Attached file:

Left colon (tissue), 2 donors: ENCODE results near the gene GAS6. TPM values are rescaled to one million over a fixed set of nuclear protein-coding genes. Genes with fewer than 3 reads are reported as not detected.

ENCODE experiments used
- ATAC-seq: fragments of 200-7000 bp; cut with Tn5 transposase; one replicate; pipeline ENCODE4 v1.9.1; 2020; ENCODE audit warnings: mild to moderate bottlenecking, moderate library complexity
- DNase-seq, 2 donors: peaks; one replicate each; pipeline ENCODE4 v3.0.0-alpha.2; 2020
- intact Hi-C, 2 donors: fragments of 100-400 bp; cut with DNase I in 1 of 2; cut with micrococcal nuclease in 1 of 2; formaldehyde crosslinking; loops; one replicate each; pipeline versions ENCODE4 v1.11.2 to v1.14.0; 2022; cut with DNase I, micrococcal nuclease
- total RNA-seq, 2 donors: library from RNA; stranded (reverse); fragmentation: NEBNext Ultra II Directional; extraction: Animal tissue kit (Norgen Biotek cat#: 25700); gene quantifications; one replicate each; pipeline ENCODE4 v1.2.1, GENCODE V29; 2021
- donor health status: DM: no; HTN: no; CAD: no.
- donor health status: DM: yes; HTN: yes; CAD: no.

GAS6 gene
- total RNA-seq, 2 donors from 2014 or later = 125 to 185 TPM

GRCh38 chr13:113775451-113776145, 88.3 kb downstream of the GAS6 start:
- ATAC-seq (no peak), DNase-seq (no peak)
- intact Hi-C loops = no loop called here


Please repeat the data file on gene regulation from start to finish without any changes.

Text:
Left colon (tissue), 2 donors: ENCODE results near the gene GAS6. TPM values are rescaled to one million over a fixed set of nuclear protein-coding genes. Genes with fewer than 3 reads are reported as not detected.

ENCODE experiments used
- ATAC-seq: fragments of 200-7000 bp; cut with Tn5 transposase; one replicate; pipeline ENCODE4 v1.9.1; 2020; ENCODE audit warnings: mild to moderate bottlenecking, moderate library complexity
- DNase-seq, 2 donors: peaks; one replicate each; pipeline ENCODE4 v3.0.0-alpha.2; 2020
- intact Hi-C, 2 donors: fragments of 100-400 bp; cut with DNase I in 1 of 2; cut with micrococcal nuclease in 1 of 2; formaldehyde crosslinking; loops; one replicate each; pipeline versions ENCODE4 v1.11.2 to v1.14.0; 2022; cut with DNase I, micrococcal nuclease
- total RNA-seq, 2 donors: library from RNA; stranded (reverse); fragmentation: NEBNext Ultra II Directional; extraction: Animal tissue kit (Norgen Biotek cat#: 25700); gene quantifications; one replicate each; pipeline ENCODE4 v1.2.1, GENCODE V29; 2021
- donor health status: DM: no; HTN: no; CAD: no.
- donor health status: DM: yes; HTN: yes; CAD: no.

GAS6 gene
- total RNA-seq, 2 donors from 2014 or later = 125 to 185 TPM

GRCh38 chr13:113775451-113776145, 88.3 kb downstream of the GAS6 start:
- ATAC-seq (no peak), DNase-seq (no peak)
- intact Hi-C loops = no loop called here